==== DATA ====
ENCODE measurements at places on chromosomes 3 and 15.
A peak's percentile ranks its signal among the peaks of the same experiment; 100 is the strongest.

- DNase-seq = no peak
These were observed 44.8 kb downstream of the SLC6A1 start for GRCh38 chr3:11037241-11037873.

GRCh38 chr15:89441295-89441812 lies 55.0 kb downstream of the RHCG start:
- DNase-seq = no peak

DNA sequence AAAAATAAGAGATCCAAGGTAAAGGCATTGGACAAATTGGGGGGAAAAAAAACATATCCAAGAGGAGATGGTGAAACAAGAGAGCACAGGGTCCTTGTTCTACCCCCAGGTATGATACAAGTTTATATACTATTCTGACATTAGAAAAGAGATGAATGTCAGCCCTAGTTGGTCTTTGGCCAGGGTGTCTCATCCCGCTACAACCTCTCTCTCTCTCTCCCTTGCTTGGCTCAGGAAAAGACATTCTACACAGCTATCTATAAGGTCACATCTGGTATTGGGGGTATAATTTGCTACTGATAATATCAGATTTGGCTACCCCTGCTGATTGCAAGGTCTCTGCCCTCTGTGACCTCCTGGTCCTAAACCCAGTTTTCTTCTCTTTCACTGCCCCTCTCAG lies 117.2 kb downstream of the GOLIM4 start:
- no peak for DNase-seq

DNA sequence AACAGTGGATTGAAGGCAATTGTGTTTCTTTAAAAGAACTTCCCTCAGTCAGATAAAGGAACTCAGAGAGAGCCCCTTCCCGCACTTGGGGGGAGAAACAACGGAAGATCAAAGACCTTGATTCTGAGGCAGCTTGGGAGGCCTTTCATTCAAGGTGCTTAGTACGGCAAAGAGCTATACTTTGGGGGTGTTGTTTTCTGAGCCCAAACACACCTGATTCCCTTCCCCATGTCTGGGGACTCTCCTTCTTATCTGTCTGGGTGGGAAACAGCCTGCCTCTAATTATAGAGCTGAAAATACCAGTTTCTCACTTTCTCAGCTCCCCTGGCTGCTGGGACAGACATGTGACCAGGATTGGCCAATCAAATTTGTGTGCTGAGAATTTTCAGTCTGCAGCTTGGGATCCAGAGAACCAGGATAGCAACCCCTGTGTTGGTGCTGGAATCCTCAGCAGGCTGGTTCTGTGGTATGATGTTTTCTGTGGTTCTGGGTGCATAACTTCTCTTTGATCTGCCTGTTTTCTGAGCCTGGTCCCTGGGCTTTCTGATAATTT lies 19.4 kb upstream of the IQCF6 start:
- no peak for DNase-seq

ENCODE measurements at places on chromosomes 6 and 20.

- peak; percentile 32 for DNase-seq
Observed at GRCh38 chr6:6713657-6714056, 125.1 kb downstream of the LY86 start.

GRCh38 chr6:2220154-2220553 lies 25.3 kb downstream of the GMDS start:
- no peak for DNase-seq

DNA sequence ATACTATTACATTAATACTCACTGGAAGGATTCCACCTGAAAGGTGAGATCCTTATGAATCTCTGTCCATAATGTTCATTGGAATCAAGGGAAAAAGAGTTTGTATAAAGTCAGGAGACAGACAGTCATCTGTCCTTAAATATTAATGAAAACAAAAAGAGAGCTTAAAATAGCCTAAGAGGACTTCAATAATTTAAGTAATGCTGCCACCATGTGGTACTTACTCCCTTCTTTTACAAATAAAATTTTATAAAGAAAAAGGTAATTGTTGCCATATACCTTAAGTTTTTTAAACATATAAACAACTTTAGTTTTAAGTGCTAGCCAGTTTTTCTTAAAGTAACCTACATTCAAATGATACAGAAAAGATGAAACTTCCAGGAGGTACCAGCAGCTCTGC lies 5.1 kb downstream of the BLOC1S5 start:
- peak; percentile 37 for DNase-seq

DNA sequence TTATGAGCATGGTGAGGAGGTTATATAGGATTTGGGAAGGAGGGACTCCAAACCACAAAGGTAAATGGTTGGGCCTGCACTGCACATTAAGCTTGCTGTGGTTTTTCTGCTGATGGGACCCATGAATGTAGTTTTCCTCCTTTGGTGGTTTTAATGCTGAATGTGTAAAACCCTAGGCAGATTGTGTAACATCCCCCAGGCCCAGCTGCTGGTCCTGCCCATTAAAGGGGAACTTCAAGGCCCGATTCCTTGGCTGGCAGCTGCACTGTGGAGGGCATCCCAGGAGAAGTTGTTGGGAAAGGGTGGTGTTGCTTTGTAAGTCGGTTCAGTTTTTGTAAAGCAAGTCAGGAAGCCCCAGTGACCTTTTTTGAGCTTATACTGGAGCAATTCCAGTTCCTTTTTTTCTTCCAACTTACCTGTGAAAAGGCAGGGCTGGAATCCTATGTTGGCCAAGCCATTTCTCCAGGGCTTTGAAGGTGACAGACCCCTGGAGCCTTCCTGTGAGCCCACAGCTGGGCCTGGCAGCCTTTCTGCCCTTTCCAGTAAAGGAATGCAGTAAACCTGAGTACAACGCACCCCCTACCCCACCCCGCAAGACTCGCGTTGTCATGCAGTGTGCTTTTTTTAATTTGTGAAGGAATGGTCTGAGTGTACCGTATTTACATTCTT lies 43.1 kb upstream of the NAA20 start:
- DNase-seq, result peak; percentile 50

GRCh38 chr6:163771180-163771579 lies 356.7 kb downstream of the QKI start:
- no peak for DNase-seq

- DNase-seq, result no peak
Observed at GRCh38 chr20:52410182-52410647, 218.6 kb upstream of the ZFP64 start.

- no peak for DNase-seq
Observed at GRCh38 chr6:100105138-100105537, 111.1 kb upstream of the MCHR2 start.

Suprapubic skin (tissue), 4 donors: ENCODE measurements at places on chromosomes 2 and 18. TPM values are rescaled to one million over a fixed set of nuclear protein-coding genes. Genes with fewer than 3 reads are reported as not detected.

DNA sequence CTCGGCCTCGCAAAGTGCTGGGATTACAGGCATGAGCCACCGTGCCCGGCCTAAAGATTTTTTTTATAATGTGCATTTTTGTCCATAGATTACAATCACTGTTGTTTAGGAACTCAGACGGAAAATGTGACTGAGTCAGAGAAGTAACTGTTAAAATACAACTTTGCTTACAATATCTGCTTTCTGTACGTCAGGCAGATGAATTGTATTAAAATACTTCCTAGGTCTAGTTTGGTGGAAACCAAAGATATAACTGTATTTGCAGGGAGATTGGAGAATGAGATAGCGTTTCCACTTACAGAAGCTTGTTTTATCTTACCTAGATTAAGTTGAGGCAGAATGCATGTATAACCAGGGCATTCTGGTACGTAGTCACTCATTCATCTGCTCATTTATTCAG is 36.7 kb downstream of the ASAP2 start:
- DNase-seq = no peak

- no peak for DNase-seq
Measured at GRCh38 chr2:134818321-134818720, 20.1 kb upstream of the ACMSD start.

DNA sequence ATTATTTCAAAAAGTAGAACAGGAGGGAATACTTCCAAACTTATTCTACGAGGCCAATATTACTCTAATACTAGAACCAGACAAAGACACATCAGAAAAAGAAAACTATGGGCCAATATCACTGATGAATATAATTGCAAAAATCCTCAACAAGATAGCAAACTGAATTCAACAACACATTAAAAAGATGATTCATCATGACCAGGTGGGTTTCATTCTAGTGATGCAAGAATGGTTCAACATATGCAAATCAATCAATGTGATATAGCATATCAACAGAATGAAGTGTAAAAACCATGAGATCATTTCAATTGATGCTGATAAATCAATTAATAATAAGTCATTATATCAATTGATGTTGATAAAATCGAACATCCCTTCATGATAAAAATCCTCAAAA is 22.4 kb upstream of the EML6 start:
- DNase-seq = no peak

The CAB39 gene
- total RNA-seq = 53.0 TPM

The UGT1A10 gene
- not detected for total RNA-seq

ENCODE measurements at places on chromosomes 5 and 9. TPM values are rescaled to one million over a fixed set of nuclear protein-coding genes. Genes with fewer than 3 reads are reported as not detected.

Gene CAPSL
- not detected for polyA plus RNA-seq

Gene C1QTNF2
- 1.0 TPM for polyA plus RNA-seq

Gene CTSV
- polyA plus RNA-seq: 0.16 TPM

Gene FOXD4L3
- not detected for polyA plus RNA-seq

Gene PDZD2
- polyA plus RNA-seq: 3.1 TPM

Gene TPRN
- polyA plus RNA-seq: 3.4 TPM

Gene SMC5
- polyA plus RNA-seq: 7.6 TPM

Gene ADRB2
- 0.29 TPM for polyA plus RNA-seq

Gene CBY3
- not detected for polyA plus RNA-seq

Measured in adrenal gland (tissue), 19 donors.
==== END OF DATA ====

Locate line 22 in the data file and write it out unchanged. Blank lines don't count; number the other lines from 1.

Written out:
- DNase-seq, result no peak